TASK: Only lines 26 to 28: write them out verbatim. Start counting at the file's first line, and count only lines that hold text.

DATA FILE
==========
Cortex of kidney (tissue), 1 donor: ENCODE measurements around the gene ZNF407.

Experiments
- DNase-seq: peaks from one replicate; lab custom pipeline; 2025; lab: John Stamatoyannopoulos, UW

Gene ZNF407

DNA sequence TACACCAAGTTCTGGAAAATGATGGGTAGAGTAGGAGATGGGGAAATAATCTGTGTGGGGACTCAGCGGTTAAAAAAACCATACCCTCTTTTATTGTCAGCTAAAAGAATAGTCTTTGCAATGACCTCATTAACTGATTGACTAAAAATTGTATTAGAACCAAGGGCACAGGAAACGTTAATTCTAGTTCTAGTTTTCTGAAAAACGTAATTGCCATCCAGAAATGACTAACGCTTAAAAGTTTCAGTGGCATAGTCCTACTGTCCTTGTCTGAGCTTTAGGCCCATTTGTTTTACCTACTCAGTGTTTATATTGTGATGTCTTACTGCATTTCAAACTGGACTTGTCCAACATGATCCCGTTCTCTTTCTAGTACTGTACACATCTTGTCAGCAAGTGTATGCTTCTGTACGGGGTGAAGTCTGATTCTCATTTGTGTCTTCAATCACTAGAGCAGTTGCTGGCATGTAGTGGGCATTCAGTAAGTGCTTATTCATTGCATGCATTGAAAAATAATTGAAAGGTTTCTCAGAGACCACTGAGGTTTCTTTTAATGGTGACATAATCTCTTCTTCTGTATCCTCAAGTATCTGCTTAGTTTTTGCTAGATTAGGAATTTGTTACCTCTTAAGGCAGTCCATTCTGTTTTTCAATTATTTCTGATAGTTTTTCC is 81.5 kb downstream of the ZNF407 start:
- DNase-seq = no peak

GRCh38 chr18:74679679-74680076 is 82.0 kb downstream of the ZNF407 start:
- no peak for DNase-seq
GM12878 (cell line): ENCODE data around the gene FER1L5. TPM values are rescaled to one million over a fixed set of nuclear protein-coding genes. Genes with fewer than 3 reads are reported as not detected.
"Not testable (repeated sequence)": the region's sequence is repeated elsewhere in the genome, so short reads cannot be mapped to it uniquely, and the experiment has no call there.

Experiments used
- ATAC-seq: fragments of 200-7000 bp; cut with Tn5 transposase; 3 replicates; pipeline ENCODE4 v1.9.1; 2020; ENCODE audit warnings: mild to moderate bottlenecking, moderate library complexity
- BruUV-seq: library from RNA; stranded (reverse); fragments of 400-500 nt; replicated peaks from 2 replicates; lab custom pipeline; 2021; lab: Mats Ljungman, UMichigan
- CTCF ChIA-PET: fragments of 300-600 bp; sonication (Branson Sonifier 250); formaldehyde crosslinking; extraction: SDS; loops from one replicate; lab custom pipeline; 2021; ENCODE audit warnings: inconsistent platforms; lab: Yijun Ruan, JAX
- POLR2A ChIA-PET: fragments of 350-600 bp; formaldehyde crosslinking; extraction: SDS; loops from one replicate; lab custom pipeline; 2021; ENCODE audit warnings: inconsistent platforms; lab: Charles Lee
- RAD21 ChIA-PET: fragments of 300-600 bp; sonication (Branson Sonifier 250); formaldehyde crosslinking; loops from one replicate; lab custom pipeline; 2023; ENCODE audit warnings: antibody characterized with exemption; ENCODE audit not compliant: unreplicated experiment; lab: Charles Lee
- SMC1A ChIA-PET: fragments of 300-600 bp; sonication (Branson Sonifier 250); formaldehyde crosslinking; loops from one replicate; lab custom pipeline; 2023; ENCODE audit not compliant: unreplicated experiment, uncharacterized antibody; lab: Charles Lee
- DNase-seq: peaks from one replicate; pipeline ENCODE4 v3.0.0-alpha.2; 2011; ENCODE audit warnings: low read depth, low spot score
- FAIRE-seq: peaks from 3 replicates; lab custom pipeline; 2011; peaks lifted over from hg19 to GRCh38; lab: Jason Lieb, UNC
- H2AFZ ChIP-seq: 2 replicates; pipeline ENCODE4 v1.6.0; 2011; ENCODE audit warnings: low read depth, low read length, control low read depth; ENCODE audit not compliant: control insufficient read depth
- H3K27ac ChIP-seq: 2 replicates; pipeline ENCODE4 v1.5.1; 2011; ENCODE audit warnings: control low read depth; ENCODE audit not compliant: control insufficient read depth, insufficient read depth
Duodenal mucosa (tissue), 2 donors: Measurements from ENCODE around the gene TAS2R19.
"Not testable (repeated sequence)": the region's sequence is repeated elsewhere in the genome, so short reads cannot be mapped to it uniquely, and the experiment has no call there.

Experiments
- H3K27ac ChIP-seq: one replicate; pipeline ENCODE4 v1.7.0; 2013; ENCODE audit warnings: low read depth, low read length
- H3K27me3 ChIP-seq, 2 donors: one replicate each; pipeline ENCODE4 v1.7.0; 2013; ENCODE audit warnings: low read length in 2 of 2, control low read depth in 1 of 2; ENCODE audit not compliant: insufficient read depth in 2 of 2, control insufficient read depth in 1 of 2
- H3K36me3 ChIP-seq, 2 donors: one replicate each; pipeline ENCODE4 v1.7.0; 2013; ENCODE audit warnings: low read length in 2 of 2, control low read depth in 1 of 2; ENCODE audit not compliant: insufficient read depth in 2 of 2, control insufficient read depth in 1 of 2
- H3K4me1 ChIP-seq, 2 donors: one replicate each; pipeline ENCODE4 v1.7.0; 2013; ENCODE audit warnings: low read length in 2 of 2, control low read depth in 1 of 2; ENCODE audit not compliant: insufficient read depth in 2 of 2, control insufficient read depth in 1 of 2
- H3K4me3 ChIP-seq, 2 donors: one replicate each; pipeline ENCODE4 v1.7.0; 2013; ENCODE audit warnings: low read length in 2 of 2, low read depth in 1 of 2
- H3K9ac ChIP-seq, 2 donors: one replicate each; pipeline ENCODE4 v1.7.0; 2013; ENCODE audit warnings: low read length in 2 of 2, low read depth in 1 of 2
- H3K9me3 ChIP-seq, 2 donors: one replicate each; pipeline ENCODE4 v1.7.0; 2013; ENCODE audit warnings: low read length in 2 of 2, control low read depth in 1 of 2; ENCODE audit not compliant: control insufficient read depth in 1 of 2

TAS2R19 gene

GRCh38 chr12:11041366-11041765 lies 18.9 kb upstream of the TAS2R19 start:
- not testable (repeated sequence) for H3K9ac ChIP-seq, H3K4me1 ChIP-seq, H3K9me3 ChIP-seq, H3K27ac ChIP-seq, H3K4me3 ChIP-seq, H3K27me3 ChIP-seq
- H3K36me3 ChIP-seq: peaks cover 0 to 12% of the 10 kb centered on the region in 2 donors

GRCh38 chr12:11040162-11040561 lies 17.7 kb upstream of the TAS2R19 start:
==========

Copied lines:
- H3K27me3 ChIP-seq, 2 donors: one replicate each; pipeline ENCODE4 v1.7.0; 2013; ENCODE audit warnings: low read length in 2 of 2, control low read depth in 1 of 2; ENCODE audit not compliant: insufficient read depth in 2 of 2, control insufficient read depth in 1 of 2
- H3K36me3 ChIP-seq, 2 donors: one replicate each; pipeline ENCODE4 v1.7.0; 2013; ENCODE audit warnings: low read length in 2 of 2, control low read depth in 1 of 2; ENCODE audit not compliant: insufficient read depth in 2 of 2, control insufficient read depth in 1 of 2
- H3K4me1 ChIP-seq, 2 donors: one replicate each; pipeline ENCODE4 v1.7.0; 2013; ENCODE audit warnings: low read length in 2 of 2, control low read depth in 1 of 2; ENCODE audit not compliant: insufficient read depth in 2 of 2, control insufficient read depth in 1 of 2